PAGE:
“Busy with what?” you interrupt, and I stiffen a little, because your tone is detached and your fingers are very cold.

“Busy with school,” I reply, and I let you wear my mittens, because you love to curl your fingers inside them. You frown a little, but tilt your head away and both of us are silent for so long that I thought you had fallen asleep.

I’m just about to get up and leave when you mutter, “I’m lonely,” and I get all tight-knuckled and tight-throated. I lean over you and let your breaths tickle my collarbone. Then you go and look at me like that–god, what does that look mean–and you tell me, “Don’t be lonely. Even after I die.” My breath leaves me in a rush, because, god, you’re only 9, don’t think like that, don’t you dare think like that.

“John,” I say quietly. You doesn’t respond. Anger begins to thrum impatiently throughout my veins. “John.” I repeat. You look at me, and tilt your head curiously, as if you doesn’t understand why my voice is trembling, or why my fingers are tightening around the pools of fabric on the bed, and that makes me furious.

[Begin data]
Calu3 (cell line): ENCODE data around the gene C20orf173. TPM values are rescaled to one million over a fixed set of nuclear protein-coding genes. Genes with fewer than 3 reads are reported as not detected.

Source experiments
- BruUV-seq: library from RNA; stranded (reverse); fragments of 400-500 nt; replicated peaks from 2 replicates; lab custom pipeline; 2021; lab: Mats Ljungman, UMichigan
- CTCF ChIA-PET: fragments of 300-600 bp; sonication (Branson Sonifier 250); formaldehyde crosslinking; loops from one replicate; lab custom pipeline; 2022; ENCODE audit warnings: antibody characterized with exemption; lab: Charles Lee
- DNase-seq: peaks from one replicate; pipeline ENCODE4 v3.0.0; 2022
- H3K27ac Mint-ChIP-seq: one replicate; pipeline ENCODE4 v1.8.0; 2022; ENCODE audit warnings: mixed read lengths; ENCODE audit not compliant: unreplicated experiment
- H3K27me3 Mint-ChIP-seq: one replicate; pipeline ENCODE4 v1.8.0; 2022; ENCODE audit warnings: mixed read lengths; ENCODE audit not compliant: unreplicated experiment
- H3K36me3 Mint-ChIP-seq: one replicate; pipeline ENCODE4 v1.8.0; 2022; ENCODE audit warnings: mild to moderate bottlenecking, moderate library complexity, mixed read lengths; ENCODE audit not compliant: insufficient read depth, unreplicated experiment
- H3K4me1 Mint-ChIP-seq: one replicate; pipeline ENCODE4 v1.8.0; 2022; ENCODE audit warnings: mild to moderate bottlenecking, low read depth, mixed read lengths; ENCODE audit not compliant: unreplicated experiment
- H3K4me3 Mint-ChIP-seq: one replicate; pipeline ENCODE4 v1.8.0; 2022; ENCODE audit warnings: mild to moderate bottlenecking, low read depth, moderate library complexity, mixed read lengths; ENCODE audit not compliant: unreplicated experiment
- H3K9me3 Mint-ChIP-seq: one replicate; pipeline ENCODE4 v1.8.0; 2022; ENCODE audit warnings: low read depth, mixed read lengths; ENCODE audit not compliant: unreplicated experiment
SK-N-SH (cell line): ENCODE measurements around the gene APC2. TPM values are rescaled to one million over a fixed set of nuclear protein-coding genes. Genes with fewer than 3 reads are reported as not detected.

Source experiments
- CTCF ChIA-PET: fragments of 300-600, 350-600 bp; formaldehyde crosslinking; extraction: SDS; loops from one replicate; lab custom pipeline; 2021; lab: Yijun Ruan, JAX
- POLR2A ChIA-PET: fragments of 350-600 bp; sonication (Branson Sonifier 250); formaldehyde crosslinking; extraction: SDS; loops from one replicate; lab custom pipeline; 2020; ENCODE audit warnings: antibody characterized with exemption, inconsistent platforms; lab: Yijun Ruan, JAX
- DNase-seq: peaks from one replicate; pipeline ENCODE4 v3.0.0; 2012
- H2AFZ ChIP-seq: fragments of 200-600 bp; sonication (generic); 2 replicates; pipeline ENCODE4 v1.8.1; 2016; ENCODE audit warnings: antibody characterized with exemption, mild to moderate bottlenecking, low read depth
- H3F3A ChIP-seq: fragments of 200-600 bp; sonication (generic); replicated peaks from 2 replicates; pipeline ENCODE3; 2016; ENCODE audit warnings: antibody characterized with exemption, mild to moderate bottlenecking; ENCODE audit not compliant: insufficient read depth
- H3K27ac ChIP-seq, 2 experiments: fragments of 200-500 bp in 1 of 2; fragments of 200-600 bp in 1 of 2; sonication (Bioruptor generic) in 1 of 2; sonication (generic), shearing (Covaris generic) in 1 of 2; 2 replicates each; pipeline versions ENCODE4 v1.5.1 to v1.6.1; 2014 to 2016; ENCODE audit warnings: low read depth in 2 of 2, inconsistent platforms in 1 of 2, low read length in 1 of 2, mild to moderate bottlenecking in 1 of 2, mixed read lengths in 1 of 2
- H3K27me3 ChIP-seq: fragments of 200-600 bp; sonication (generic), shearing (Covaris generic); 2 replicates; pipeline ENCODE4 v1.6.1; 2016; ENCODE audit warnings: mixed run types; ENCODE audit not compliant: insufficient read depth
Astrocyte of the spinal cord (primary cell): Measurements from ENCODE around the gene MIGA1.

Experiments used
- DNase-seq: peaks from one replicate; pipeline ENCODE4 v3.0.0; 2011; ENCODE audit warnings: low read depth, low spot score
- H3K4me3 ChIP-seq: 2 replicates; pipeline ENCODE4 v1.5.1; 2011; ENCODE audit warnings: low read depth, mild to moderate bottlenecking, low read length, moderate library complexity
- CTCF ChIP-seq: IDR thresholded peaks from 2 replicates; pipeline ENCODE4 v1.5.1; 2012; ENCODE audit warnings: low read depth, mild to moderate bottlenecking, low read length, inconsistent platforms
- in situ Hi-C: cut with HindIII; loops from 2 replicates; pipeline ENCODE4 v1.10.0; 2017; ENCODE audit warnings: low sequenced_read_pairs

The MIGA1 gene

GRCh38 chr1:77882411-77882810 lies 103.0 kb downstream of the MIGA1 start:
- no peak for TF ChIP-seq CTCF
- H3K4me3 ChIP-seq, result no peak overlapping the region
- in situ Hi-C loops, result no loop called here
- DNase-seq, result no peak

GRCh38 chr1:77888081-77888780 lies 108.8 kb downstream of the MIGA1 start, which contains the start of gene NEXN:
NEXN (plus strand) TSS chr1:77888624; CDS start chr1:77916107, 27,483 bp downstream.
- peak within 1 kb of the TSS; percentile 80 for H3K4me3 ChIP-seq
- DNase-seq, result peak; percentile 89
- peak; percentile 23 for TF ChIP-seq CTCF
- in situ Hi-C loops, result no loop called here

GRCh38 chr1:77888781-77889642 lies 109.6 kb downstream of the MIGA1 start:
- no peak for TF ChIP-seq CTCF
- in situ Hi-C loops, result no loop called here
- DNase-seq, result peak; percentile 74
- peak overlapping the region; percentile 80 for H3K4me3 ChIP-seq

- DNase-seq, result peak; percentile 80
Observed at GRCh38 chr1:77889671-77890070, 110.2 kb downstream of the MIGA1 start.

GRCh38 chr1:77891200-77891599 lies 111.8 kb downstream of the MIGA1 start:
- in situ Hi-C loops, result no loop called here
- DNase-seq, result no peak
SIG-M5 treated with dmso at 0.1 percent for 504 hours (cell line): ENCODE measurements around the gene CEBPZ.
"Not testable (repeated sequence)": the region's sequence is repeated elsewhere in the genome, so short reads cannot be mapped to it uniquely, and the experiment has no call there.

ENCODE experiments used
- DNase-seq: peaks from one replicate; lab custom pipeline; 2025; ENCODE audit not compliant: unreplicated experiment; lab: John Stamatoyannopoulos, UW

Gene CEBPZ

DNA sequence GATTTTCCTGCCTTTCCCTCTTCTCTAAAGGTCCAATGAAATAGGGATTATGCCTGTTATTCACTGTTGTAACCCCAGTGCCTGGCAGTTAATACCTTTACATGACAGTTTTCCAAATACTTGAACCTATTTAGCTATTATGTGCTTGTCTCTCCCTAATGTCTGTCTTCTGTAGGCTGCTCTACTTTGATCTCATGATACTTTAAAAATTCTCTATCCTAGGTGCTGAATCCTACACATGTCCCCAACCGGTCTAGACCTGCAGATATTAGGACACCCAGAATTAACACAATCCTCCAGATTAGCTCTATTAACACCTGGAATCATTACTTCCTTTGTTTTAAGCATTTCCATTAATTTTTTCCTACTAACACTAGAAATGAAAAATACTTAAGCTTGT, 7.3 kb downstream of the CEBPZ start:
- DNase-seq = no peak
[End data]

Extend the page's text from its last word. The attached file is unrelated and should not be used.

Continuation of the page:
“John,” you repeat. “That’s an ordinary name. A lot of people have it. You’ll find another John.” You look down. “David says I’ll die,” you murmur softly, crying now, and I think of David, that little boy in the room down the hall from yours, who has Ewing’s sarcoma. I try to get you to look at me, but you’re fascinated by the pattern in my mittens, and I abruptly lift your head off my shoulder and lower you down on the pillows. You’re startled, and your mouth parts a little as I shove the chair back and stand up.

“I’ve got to go,” I say flatly, and you whimper a little. “I’ll tell your mom to come see you.” Your eyes catch mine, and the silence in the room is so thick it starts to suffocate me. I can’t breathe, and maybe tomorrow I’ll feel guilty, maybe tomorrow I’ll feel horrible, but for now, all I can concentrate on is getting out.

Maybe you were still crying. I wish I could have wiped those tears away.

* * *

[If only I had known–]

I didn’t visit again. Time whisked by, and soon I forgot about the little boy in that dusty hospital room with the little window and the groaning floorboards.